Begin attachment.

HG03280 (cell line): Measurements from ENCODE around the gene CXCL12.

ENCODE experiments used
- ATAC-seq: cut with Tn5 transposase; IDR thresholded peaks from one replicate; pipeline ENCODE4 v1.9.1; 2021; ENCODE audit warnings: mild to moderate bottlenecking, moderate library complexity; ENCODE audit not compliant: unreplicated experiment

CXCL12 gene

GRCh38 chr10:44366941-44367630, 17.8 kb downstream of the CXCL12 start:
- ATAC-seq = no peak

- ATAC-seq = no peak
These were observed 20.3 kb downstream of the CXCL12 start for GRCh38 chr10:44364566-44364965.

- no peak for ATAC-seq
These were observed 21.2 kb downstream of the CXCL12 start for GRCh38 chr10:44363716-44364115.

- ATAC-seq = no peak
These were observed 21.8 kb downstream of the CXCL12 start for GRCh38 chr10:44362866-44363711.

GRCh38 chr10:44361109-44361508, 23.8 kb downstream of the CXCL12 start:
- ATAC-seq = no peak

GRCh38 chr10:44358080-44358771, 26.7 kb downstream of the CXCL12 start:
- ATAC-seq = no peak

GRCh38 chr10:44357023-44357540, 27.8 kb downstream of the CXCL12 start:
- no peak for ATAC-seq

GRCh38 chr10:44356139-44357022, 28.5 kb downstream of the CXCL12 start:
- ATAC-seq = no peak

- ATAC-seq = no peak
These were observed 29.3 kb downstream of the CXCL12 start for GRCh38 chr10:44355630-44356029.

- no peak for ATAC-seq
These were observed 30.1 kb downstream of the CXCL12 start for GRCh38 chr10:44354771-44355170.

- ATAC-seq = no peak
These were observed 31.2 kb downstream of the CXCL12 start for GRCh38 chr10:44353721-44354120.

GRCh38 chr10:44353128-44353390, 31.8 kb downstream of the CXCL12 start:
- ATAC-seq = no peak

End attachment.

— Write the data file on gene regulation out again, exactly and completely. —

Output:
HG03280 (cell line): Measurements from ENCODE around the gene CXCL12.

ENCODE experiments used
- ATAC-seq: cut with Tn5 transposase; IDR thresholded peaks from one replicate; pipeline ENCODE4 v1.9.1; 2021; ENCODE audit warnings: mild to moderate bottlenecking, moderate library complexity; ENCODE audit not compliant: unreplicated experiment

CXCL12 gene

GRCh38 chr10:44366941-44367630, 17.8 kb downstream of the CXCL12 start:
- ATAC-seq = no peak

- ATAC-seq = no peak
These were observed 20.3 kb downstream of the CXCL12 start for GRCh38 chr10:44364566-44364965.

- no peak for ATAC-seq
These were observed 21.2 kb downstream of the CXCL12 start for GRCh38 chr10:44363716-44364115.

- ATAC-seq = no peak
These were observed 21.8 kb downstream of the CXCL12 start for GRCh38 chr10:44362866-44363711.

GRCh38 chr10:44361109-44361508, 23.8 kb downstream of the CXCL12 start:
- ATAC-seq = no peak

GRCh38 chr10:44358080-44358771, 26.7 kb downstream of the CXCL12 start:
- ATAC-seq = no peak

GRCh38 chr10:44357023-44357540, 27.8 kb downstream of the CXCL12 start:
- no peak for ATAC-seq

GRCh38 chr10:44356139-44357022, 28.5 kb downstream of the CXCL12 start:
- ATAC-seq = no peak

- ATAC-seq = no peak
These were observed 29.3 kb downstream of the CXCL12 start for GRCh38 chr10:44355630-44356029.

- no peak for ATAC-seq
These were observed 30.1 kb downstream of the CXCL12 start for GRCh38 chr10:44354771-44355170.

- ATAC-seq = no peak
These were observed 31.2 kb downstream of the CXCL12 start for GRCh38 chr10:44353721-44354120.

GRCh38 chr10:44353128-44353390, 31.8 kb downstream of the CXCL12 start:
- ATAC-seq = no peak